C1.1.3.6 Franck-Hertz Experiment

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Franck-Hertz Experiment

In 1914, J. Franck and G. Hertz reported observing discontinuous energy emission when electrons passed through mercury vapor, and the resulting emission of the ultraviolet spectral line ( λ = 254 nm) of mercury. A few months later, Niels Bohr recognized that their experiment supported his model of the atom. The de-excitation of neon atoms can occur indirectly via intermediate states, with the emission of photons. In this process, the photons have a wavelength in the visible range between red and green. The emitted light can thus be observed with the naked eye. Between the grids G1 and G2 reddish luminous layers, clearly separated from one another, can be observed, and their number increases with increasing voltage. These are zones of high excitation density, in which the excited atoms emit spectral light.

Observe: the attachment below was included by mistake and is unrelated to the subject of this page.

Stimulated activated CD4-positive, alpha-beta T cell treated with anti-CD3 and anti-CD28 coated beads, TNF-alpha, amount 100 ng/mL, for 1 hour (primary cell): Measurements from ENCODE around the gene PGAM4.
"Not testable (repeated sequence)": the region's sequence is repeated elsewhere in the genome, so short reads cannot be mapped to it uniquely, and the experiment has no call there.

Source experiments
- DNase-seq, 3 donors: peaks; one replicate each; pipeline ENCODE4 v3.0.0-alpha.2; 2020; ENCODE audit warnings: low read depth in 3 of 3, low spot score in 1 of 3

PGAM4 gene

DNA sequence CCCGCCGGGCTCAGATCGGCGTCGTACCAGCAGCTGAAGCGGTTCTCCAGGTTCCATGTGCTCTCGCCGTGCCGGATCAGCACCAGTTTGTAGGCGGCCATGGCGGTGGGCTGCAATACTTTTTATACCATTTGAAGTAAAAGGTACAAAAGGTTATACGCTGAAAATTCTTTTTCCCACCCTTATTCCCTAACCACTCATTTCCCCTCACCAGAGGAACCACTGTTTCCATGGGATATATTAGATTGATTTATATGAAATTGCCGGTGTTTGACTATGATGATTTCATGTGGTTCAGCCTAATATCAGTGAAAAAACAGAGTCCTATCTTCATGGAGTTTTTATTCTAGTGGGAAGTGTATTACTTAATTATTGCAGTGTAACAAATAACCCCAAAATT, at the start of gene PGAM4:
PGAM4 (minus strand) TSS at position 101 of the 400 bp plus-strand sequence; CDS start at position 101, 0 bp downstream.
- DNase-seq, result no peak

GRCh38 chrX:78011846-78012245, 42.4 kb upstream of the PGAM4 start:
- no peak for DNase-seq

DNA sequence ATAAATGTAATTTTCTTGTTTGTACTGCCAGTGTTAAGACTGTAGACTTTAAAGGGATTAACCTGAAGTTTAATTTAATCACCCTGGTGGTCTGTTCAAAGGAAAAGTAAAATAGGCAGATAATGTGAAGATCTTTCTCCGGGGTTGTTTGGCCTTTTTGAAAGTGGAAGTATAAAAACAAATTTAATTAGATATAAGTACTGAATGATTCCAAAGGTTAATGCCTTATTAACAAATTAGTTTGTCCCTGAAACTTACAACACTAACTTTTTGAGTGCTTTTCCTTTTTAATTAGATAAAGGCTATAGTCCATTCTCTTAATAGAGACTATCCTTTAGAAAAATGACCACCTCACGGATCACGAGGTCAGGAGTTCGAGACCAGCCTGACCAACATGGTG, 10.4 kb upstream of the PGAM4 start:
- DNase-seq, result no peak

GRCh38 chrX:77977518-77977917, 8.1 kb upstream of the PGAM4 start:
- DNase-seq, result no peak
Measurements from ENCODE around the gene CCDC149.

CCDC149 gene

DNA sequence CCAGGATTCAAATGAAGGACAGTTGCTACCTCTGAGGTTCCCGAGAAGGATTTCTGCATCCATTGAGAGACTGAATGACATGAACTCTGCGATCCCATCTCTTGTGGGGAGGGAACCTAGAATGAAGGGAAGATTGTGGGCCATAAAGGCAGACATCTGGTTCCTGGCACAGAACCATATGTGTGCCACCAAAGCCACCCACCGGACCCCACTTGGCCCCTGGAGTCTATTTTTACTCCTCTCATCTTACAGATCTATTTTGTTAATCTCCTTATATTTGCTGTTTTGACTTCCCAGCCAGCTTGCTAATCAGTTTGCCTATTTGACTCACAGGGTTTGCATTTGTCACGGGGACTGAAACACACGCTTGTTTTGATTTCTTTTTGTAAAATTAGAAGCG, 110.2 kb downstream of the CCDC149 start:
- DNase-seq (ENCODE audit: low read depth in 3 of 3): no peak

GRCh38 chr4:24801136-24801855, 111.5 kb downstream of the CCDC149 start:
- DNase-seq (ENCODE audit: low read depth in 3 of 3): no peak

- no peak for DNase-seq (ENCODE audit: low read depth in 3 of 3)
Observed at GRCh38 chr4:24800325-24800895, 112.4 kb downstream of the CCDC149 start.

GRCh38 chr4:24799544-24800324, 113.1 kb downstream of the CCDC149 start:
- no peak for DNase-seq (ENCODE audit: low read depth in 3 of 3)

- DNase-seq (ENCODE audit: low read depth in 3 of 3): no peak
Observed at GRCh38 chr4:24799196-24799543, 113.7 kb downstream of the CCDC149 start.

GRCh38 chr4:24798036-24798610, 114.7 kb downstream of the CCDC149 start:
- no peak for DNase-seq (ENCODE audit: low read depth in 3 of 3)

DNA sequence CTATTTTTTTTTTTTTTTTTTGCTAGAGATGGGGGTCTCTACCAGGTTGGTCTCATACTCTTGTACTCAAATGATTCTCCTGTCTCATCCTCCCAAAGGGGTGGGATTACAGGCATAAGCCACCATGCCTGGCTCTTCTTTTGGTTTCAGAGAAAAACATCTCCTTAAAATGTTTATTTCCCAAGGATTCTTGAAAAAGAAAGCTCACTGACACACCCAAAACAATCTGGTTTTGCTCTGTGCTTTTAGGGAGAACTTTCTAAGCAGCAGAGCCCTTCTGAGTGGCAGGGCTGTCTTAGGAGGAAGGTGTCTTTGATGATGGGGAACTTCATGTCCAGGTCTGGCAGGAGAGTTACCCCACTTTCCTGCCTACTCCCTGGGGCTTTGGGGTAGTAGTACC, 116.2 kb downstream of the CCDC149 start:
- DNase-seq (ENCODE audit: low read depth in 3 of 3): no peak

Components of experiment:

1 555 870 Ne Franck-Hertz tube
1 555 871 Holder with socket and screen
1 555 872 Connecting cable for Ne Franck-Hertz tube
1 555 880 Franck-Hertz supply unit
1 524 013 Sensor-CASSY 2
1 524 220 CASSY Lab 2
2 501 46 Connecting leads, 19 A, 100 cm, red/blue, pair
1 additionally required: PC with Windows 7 or higher